grep -l "pattern1" filepattern*.* | xargs grep "pattern2"

example

grep -l "vector" *.cpp | xargs grep "map"

grep -l will find all the files which matches the first pattern, and xargs will grep for the second pattern. Hope this helps.

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That would ignore the order "pattern1" and "pattern2" appear in the file, though - OP specifically specifies that only files where "pattern2" appears AFTER "pattern1" should be matched. – Emil Lundberg Aug 2 '13 at 7:58

If you are willing to use contexts, this could be achieved by typing

grep -A 500 abc test.txt | grep -B 500 efg

This will display everything between "abc" and "efg", as long as they are within 500 lines of each other.

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With silver searcher:

ag 'abc.*(\n|.)*efg'

similar to ring bearer's answer, but with ag instead. Speed advantages of silver searcher could possibly shine here.

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This does not seem to work. (echo abctest; echo efg)|ag 'abc.*(\n|.)*efg' does not match – phiresky Feb 23 at 20:13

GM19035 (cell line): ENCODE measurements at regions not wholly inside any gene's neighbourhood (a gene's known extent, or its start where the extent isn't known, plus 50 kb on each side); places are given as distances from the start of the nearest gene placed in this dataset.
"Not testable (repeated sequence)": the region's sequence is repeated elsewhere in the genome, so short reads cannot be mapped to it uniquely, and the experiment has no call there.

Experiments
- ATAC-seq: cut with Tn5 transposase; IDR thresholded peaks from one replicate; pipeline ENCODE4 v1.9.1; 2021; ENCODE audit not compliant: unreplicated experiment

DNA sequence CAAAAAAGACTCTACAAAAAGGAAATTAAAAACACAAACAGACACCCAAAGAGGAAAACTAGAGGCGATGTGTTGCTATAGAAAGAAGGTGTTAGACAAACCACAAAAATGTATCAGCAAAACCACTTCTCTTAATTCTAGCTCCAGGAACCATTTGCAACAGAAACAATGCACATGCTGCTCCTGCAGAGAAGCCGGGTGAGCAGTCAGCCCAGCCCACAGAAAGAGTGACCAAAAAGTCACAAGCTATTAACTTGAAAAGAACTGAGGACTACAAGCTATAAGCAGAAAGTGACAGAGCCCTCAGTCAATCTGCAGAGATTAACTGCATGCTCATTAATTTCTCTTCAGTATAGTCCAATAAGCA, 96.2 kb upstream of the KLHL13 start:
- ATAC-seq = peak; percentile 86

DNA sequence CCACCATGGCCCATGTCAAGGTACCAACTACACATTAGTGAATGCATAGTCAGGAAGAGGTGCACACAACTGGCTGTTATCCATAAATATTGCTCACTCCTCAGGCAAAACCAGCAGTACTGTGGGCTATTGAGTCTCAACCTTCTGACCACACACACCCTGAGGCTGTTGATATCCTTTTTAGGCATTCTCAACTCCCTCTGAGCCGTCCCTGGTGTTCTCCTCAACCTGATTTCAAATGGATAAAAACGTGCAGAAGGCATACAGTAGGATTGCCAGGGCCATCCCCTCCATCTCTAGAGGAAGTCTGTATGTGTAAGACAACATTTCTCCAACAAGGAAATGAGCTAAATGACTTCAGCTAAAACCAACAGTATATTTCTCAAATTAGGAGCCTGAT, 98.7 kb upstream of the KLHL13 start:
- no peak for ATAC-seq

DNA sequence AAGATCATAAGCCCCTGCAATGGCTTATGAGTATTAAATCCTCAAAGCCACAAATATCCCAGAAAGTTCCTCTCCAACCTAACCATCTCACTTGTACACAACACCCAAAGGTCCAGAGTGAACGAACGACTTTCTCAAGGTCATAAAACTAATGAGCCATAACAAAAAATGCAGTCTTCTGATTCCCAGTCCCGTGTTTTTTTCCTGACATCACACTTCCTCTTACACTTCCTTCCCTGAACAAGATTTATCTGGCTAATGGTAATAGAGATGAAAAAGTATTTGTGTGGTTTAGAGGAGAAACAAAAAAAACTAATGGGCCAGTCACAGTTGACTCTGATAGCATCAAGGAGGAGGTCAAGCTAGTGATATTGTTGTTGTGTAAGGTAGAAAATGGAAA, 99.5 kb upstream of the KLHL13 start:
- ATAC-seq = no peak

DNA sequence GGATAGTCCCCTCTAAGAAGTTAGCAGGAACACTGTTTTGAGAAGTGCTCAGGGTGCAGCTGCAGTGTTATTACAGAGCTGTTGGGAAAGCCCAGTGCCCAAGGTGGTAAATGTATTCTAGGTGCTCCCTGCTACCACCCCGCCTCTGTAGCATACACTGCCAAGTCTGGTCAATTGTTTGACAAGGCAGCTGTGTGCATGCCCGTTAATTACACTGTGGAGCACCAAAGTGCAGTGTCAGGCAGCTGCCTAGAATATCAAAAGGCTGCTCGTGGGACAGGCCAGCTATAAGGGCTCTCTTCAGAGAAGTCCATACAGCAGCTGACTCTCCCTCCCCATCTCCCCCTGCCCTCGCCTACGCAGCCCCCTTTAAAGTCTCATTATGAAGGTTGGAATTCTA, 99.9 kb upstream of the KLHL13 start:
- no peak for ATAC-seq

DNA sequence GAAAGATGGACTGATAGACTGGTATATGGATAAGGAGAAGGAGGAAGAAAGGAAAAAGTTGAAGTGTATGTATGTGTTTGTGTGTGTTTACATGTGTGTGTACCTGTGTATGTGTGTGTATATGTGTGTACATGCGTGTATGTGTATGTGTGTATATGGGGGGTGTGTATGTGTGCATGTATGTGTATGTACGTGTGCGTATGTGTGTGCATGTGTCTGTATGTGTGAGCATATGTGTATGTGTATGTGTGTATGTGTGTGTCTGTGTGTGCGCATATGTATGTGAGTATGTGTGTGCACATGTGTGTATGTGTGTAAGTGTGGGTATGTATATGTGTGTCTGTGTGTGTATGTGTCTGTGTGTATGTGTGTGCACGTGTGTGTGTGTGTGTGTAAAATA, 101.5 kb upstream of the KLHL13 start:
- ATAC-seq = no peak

#!/bin/bash
shopt -s nullglob
for file in *
do
 r=$(awk '/abc/{f=1}/efg/{g=1;exit}END{print g&&f ?1:0}' file)
 if [ "$r" -eq 1 ];then
   echo "Found pattern in $file"
 else
   echo "not found"
 fi
done
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As an alternative to Balu Mohan's answer, it is possible to enforce the order of the patterns using only grep, head and tail:

for f in FILEGLOB; do tail $f -n +$(grep -n "pattern1" $f | head -n1 | cut -d : -f 1) 2>/dev/null | grep "pattern2" &>/dev/null && echo $f; done

This one isn't very pretty, though. Formatted more readably:

for f in FILEGLOB; do
    tail $f -n +$(grep -n "pattern1" $f | head -n1 | cut -d : -f 1) 2>/dev/null \